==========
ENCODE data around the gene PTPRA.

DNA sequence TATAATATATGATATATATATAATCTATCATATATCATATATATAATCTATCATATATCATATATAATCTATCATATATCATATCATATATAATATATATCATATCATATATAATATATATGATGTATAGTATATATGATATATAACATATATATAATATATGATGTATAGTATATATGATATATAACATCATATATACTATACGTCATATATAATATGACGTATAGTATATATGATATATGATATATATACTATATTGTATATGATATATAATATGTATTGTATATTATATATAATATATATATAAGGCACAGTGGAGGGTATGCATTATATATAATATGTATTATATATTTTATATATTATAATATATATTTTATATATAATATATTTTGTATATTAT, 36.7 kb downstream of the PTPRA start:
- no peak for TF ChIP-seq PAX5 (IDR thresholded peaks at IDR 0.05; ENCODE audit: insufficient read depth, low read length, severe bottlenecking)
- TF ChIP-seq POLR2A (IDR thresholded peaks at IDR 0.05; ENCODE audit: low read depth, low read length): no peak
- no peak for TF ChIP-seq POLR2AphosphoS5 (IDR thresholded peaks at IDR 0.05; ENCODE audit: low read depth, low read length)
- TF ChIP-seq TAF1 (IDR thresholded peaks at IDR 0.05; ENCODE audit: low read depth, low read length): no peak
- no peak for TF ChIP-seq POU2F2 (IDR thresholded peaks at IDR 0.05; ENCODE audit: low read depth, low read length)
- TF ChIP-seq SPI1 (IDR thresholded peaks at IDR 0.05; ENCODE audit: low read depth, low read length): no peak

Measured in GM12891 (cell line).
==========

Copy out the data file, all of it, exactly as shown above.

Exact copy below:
ENCODE data around the gene PTPRA.

DNA sequence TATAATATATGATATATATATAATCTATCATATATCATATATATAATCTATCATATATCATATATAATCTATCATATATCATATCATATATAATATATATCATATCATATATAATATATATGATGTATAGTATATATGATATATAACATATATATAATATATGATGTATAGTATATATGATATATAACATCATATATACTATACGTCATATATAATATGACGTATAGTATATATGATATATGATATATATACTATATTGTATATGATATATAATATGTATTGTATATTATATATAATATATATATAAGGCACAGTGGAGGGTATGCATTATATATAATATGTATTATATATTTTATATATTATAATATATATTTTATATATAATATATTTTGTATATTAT, 36.7 kb downstream of the PTPRA start:
- no peak for TF ChIP-seq PAX5 (IDR thresholded peaks at IDR 0.05; ENCODE audit: insufficient read depth, low read length, severe bottlenecking)
- TF ChIP-seq POLR2A (IDR thresholded peaks at IDR 0.05; ENCODE audit: low read depth, low read length): no peak
- no peak for TF ChIP-seq POLR2AphosphoS5 (IDR thresholded peaks at IDR 0.05; ENCODE audit: low read depth, low read length)
- TF ChIP-seq TAF1 (IDR thresholded peaks at IDR 0.05; ENCODE audit: low read depth, low read length): no peak
- no peak for TF ChIP-seq POU2F2 (IDR thresholded peaks at IDR 0.05; ENCODE audit: low read depth, low read length)
- TF ChIP-seq SPI1 (IDR thresholded peaks at IDR 0.05; ENCODE audit: low read depth, low read length): no peak

Measured in GM12891 (cell line).